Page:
Press

DIVIDED LIVES


Spring 2001
Wittenberg (University) Magazine

From the Hollow to the Hardback
By Sarah E. Lowe '01

They're PASSIONATE,
They're EAGER,
They're WITTENBERG ALUMNI,
And they're carving out careers book by book. Follow their footsteps and find out their sources of inspiration, their interests, what they've learned about themselves and what they enjoy the most as they've journeyed.

[preceding this story] "...Books have a life or their own."

Cynthia Crane '83 certainly proved this rule with her first book, Divided Lives, which focuses on 10 women whose Jewish/Christian marriage tore their families apart in Nazi Germany. The stories revealed in Divided Lives hit close to home for Crane, who is actually the granddaughter of a mischehe, or mixed-marriage, couple that escaped Germany in 1938.

Her father's last name was Cohn, meaning rabbi. Although he was baptized Christian and the family could trace no Jewish relatives in their pedigree, he was beaten every day by his Nazi-sympathetic teacher. The teacher would tell the class that he was an example of impure blood, Crane says. They called him a mischlinge, or half-breed, because of his mother and father's mixed marriage.

Moving to America did not erase the slurs her father had to endure. He eventually changed his last name to Crane. "He'd been a Christian all his life, but he was carrying around this loaded name. For Hitler it wasn't a religion; it was a race," explains the English professor at the University of Cincinnati.

The idea for her book came from the stories her grandinother told her about Germany before and during World War II. Crane's grandmother had even written a manuscript about her experiences, but she never published it. Crane dug into the memories buried in her grandmother's house, and "it all unfolded from there," she says.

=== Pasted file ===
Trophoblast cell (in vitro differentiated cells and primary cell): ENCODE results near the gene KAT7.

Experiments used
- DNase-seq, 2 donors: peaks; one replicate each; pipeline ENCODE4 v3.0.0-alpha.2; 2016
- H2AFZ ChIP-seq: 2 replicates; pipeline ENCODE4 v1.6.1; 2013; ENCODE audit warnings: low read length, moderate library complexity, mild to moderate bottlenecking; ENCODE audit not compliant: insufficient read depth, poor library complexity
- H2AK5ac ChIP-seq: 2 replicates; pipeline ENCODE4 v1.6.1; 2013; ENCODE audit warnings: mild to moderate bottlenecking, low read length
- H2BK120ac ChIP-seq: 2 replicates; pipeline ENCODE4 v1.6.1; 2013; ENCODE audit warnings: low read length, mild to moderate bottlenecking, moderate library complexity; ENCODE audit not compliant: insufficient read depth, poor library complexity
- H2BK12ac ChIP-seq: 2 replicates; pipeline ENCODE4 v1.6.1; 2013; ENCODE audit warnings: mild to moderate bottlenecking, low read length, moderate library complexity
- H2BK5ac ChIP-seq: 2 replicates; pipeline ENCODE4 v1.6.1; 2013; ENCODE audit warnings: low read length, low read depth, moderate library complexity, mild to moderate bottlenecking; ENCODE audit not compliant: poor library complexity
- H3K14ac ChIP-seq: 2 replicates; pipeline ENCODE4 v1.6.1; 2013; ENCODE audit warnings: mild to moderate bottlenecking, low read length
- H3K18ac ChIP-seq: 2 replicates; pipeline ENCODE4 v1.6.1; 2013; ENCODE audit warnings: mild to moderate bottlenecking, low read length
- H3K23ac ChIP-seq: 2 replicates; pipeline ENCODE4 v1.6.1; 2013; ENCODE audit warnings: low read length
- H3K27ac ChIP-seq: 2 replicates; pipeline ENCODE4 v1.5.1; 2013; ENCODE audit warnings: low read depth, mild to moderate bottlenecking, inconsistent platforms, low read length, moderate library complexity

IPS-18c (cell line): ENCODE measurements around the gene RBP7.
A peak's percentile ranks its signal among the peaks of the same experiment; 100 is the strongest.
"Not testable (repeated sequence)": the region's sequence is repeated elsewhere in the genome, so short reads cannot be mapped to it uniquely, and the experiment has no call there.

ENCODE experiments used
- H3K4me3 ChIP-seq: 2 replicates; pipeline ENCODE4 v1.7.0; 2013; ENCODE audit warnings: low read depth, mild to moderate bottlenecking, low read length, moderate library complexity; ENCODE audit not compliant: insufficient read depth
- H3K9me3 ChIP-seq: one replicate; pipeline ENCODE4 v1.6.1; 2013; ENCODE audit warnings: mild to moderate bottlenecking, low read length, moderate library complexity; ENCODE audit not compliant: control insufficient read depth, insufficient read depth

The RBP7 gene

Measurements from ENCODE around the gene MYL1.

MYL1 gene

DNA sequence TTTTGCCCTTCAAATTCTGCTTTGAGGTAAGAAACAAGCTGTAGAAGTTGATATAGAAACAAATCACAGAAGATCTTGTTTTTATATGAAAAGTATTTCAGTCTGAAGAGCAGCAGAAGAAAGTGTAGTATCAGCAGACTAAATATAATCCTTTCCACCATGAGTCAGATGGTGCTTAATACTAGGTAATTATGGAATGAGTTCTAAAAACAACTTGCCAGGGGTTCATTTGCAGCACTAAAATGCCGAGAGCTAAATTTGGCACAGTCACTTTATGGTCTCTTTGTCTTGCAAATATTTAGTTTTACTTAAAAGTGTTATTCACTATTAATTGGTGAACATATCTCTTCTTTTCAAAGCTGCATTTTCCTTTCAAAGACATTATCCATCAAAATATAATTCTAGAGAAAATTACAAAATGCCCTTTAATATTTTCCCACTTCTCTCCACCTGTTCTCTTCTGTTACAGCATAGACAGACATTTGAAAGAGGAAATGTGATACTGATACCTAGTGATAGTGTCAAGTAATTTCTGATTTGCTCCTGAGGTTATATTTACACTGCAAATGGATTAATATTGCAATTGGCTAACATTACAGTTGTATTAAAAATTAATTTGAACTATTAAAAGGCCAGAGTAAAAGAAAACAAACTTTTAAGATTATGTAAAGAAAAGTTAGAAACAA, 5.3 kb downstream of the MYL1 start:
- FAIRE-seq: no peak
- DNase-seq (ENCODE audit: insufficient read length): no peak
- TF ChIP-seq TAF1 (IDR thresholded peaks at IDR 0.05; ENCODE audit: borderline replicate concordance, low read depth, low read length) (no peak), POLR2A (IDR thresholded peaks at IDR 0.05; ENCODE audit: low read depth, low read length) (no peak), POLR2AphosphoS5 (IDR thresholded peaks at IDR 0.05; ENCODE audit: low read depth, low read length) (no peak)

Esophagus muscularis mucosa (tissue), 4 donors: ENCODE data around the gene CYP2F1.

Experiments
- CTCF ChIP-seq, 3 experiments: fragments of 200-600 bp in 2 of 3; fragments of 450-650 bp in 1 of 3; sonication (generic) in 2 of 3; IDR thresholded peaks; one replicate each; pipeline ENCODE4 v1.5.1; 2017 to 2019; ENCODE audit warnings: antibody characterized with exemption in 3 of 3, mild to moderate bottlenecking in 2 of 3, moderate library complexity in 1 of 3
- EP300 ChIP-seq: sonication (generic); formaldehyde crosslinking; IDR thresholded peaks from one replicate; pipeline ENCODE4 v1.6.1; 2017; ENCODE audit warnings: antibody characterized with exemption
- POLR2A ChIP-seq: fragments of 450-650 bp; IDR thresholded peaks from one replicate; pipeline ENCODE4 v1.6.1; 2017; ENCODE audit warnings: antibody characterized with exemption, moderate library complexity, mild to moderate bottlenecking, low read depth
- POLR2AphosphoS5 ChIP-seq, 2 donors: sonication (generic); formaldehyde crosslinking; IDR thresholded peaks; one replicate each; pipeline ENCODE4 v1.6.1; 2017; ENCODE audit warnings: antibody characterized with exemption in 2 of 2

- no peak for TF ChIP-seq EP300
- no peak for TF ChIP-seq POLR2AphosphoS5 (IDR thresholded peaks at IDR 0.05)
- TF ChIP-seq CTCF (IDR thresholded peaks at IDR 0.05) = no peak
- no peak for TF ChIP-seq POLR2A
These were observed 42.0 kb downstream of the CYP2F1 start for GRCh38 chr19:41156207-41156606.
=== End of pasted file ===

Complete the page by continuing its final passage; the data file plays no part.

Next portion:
With a Fulbright scholarship, Crane went to Hamburg, Germany to uncover her family's secrets. It began as her dissertation for Xavier University, but it developed into much more.

"It was like living in the Third Reich," the English major says, "which is what you do as a writer -- submerge yourself in another world. I was looking at my family's immigration files and what the Nazis had stolen. Then I had an epiphany in the archives; I wanted to find more people."

She eventually interviewed more than 20 people but scaled the stories down to 10 for Divided Lives. "When I went to Germany, a hole closed up inside of me," Crane says. "I had grown up hearing stories about a world I didn't know about. All these pieces that I had dreamed about suddenly became reality."

Her first book signing was at Joseph Beth Booksellers in Cincinnati. More than 100 people attended. Crane says it was a defining moment in the process of producing this book. "I saw the book in a bigger way," she says, "I saw how it was affecting other people." She hopes that her book will remind people of Nazi Germany, and that it will be a lesson for the future.

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